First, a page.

Another offshore milestone was achieved in 1947, when Kerr-McGee Oil Industries drilled the first productive well beyond the sight of land, located 10.5 miles off the Louisiana coast, but still in water depths of only about 18 feet. By that time, drilling technology had advanced far beyond the methods used to dig the first wells in Summerfield. Sophisticated rotary rigs had replaced unidirectional pile drivers. Increasingly, firms chose steel over wooden drilling structures, recognizing the metal’s greater structural integrity for rigs and its lower costs over the life of the well. Offshore operators, such as Texaco and Shell, had recently pioneered “barge drilling,” the practice of towing small mobile platforms to new locations at the end of drilling jobs.2 As the oil companies grew more comfortable operating in the offshore environment, they adapted land-drilling methods – especially in the uniquely shallow continental shelf in the Gulf of Mexico.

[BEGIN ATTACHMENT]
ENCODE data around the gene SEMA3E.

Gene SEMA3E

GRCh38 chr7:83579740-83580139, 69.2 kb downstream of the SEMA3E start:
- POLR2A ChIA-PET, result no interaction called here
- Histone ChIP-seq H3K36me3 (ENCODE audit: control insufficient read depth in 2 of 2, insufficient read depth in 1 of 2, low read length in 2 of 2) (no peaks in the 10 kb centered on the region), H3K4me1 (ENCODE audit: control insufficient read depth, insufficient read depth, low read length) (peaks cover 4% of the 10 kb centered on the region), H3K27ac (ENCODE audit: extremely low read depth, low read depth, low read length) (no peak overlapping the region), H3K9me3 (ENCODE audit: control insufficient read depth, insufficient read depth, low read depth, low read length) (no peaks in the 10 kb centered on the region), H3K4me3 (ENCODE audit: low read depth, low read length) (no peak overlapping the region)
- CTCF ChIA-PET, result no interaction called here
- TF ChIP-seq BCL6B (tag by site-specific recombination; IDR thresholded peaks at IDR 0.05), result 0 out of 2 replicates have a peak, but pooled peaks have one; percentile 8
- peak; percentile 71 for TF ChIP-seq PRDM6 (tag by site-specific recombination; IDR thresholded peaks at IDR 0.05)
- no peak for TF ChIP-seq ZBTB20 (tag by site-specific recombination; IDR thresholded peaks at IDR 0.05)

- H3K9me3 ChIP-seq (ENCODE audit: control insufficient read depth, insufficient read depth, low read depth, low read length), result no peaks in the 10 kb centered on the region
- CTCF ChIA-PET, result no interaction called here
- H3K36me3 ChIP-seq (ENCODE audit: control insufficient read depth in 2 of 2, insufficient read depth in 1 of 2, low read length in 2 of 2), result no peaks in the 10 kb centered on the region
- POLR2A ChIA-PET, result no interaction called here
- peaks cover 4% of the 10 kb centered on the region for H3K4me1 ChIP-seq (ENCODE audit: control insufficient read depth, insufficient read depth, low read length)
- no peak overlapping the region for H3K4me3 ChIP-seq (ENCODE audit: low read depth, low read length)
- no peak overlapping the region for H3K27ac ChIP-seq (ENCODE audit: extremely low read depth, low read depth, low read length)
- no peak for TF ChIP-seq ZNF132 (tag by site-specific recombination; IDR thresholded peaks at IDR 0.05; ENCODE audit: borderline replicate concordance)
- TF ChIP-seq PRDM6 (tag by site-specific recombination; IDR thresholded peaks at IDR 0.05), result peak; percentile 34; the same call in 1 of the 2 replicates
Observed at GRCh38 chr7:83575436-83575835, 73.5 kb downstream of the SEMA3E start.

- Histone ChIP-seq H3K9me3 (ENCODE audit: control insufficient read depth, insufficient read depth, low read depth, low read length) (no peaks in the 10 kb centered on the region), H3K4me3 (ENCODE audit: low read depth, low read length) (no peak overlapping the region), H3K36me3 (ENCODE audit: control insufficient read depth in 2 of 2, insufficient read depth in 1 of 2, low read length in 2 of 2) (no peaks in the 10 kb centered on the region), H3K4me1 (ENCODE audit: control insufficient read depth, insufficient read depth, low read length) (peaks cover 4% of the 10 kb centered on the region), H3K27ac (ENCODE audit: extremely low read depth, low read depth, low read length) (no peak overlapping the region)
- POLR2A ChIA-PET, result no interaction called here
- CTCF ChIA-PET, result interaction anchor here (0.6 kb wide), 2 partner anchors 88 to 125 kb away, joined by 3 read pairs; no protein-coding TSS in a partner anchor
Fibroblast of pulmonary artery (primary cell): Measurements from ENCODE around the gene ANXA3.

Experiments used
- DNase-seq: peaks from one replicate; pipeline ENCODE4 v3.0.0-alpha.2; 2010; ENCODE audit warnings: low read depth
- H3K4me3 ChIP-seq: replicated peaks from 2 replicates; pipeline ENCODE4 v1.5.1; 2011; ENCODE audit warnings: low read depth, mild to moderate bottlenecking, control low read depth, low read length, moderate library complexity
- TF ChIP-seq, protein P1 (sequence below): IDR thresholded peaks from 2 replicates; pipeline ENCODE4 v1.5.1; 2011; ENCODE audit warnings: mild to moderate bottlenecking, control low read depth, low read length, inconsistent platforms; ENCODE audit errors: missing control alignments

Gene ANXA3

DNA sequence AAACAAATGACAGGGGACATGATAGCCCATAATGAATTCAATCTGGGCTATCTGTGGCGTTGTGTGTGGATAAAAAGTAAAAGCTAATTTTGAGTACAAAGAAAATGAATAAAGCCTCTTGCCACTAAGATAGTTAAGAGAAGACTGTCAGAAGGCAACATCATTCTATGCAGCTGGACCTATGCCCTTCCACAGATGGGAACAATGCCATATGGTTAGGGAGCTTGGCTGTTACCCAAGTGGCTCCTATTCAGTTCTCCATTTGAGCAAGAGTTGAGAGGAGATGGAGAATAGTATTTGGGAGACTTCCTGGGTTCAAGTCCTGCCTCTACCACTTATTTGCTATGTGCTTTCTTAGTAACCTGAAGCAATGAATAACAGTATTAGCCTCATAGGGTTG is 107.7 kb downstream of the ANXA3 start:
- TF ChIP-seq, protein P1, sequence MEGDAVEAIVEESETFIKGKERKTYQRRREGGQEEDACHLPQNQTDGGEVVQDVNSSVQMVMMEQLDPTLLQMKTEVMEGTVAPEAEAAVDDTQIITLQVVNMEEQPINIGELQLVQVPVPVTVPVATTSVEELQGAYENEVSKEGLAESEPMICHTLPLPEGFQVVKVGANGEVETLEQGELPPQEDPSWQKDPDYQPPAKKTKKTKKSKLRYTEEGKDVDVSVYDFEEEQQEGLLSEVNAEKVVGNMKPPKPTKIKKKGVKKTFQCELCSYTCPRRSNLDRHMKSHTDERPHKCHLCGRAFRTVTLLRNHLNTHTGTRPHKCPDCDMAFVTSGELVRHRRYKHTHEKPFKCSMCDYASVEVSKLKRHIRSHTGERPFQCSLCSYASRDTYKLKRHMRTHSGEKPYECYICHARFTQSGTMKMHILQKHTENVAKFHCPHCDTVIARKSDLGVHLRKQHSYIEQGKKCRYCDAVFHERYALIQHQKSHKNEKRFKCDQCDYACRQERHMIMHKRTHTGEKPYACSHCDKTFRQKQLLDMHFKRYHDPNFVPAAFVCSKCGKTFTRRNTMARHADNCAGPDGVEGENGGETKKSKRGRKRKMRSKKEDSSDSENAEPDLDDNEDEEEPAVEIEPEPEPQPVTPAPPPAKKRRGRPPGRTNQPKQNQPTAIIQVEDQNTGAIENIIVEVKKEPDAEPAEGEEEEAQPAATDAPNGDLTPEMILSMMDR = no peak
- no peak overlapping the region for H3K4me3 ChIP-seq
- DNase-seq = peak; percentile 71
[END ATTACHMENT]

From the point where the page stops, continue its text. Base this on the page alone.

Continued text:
Just as advances in technology opened up large swathes of the offshore to the possibility of drilling, a legal impasse of major proportions brought exploration and development to a virtual halt in 1950. Leases for subsea drilling were being offered by the States of California, Texas, and Louisiana, yet President Harry Truman had asserted exclusive federal jurisdiction over the entire continental shelf in 1945. The U.S. Supreme Court in 1947 and 1950 subsequently upheld Truman’s claim.3 But because no then-existing federal law conferred authority on the Department of Interior to issue offshore leases, neither the federal government nor the states possessed power to authorize offshore drilling. When Congress proved unable to resolve the matter with new legislation, leasing on the continental shelf came to a virtual halt by the end of 1950.4